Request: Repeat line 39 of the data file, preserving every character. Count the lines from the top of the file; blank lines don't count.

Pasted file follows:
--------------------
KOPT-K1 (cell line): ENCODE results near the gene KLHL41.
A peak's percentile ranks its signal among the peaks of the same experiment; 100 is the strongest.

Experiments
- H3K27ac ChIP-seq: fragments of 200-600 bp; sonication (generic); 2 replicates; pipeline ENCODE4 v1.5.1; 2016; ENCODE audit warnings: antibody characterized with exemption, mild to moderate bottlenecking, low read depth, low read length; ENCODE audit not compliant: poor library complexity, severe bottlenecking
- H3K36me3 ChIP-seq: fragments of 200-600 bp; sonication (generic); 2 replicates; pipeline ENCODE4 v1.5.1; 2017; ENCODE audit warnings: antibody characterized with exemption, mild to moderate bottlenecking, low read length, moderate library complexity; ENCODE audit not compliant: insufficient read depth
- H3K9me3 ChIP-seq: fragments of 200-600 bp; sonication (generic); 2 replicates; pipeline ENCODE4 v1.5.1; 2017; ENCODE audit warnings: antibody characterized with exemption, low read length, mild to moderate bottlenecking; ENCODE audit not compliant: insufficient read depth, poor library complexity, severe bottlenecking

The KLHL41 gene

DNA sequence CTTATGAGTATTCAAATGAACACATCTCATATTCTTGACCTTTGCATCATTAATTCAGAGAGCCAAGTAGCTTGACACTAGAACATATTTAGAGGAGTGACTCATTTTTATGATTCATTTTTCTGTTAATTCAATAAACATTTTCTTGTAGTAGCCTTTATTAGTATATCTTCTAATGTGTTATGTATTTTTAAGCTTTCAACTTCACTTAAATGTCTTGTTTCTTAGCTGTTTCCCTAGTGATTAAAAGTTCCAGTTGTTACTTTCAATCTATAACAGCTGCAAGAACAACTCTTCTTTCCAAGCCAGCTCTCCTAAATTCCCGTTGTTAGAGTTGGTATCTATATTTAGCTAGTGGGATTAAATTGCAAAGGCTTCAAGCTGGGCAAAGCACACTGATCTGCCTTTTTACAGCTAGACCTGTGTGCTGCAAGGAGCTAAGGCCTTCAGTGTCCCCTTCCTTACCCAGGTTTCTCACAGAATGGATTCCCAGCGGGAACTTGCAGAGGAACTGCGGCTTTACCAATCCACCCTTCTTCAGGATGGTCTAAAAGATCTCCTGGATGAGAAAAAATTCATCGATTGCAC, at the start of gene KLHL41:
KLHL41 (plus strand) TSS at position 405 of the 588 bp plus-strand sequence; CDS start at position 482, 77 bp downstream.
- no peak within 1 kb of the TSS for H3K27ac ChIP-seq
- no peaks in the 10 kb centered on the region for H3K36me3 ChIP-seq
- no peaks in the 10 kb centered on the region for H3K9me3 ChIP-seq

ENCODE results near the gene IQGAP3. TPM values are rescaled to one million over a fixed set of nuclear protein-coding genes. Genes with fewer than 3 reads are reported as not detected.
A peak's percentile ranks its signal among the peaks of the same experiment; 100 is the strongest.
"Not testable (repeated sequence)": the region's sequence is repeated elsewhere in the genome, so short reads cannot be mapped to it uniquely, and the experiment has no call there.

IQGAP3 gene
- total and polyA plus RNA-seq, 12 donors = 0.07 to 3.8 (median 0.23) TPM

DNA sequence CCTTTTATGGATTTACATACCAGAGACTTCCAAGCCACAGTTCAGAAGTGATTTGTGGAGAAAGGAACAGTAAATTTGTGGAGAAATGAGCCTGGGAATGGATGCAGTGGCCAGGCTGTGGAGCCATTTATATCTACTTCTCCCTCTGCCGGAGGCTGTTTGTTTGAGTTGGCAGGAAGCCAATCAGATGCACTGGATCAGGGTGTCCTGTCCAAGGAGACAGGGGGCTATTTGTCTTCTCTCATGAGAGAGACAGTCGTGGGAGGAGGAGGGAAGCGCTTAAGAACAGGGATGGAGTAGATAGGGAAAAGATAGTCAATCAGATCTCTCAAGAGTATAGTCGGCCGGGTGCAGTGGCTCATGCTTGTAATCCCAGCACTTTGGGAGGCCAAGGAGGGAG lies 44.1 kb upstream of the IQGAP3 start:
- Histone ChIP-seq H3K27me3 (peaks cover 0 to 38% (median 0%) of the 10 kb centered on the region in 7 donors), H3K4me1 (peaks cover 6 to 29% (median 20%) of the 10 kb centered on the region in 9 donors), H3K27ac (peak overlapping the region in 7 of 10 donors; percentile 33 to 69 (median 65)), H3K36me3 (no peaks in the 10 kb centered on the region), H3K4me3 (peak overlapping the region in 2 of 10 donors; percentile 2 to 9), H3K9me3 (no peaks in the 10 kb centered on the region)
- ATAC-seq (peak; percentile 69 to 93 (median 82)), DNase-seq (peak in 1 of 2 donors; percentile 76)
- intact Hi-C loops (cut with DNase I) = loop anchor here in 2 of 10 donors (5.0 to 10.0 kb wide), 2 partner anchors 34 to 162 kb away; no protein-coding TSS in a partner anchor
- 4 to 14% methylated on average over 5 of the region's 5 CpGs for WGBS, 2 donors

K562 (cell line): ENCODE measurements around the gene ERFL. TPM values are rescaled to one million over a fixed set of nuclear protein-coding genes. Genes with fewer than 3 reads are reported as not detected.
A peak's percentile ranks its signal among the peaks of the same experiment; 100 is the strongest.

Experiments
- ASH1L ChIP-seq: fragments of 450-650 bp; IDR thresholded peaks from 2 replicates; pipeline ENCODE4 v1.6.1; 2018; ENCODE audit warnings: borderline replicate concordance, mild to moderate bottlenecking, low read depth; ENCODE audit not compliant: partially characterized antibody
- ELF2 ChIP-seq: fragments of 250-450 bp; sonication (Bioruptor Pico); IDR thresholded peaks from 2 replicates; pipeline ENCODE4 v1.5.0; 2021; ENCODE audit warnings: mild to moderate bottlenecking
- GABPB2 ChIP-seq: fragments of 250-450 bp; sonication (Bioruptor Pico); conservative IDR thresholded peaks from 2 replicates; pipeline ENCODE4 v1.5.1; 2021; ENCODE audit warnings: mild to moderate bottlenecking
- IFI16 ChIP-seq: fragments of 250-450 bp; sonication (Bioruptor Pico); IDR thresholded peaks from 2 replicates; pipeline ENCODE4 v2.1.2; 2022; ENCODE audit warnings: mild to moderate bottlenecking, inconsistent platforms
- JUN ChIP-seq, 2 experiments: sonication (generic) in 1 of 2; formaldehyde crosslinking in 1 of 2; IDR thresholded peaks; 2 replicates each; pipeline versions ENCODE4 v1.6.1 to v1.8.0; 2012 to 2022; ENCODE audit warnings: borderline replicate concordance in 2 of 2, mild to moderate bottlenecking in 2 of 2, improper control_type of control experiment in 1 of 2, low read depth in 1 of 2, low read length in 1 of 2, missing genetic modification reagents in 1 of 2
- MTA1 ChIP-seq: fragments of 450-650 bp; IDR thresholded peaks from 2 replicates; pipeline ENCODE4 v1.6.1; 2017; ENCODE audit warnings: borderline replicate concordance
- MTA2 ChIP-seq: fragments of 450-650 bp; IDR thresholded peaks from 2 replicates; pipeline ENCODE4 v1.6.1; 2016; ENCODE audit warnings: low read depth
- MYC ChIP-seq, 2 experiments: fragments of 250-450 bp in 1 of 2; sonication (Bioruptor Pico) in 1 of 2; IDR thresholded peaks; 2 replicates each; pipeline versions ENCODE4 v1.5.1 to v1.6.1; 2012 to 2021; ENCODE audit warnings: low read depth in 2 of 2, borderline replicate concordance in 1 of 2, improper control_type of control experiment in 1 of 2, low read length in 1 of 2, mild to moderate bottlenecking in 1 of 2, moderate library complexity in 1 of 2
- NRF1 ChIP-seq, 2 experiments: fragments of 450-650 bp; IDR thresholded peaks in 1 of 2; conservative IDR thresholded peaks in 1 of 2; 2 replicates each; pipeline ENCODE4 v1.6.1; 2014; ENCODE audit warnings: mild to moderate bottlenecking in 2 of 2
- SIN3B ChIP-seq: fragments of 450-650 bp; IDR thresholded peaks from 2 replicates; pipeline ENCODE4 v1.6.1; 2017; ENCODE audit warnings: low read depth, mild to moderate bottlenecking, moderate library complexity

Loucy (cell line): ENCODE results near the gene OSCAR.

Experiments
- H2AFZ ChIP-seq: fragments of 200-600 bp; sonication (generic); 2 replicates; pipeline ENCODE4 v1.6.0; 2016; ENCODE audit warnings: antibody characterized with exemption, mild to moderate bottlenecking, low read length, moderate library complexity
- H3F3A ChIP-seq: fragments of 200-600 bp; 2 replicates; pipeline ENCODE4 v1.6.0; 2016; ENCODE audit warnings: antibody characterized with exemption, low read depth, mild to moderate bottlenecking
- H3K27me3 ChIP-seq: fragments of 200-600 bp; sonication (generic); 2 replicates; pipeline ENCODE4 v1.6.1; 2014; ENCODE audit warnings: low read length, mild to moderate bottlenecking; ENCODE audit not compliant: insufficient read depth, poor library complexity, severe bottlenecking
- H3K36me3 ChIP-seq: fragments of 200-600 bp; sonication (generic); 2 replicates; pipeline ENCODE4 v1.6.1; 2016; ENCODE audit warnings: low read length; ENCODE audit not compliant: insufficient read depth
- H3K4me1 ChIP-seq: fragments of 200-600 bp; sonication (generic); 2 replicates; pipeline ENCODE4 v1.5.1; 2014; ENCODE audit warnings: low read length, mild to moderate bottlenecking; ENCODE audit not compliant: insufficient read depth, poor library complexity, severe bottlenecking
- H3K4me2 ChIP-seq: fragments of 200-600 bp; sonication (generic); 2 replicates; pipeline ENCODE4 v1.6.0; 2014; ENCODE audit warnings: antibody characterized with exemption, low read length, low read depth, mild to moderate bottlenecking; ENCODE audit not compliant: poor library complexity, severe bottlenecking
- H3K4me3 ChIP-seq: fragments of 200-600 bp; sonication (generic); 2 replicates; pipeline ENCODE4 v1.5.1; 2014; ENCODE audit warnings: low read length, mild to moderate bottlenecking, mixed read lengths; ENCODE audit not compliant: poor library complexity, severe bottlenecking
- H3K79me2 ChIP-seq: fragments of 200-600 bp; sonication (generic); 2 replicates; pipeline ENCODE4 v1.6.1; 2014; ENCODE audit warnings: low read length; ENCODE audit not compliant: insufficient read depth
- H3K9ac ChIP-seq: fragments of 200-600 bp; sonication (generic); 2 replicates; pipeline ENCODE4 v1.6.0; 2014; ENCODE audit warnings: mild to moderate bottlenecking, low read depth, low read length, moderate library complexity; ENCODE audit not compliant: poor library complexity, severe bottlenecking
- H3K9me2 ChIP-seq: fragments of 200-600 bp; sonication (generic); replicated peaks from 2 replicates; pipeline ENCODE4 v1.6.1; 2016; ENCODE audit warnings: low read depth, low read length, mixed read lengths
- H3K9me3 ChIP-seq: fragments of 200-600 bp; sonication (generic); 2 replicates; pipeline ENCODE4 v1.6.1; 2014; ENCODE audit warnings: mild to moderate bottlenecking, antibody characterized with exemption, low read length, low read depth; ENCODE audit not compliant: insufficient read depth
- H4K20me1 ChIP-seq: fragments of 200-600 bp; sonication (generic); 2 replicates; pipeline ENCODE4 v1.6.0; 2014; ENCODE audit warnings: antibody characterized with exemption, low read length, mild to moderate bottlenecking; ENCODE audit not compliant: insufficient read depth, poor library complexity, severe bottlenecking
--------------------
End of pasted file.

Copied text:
- H3F3A ChIP-seq: fragments of 200-600 bp; 2 replicates; pipeline ENCODE4 v1.6.0; 2016; ENCODE audit warnings: antibody characterized with exemption, low read depth, mild to moderate bottlenecking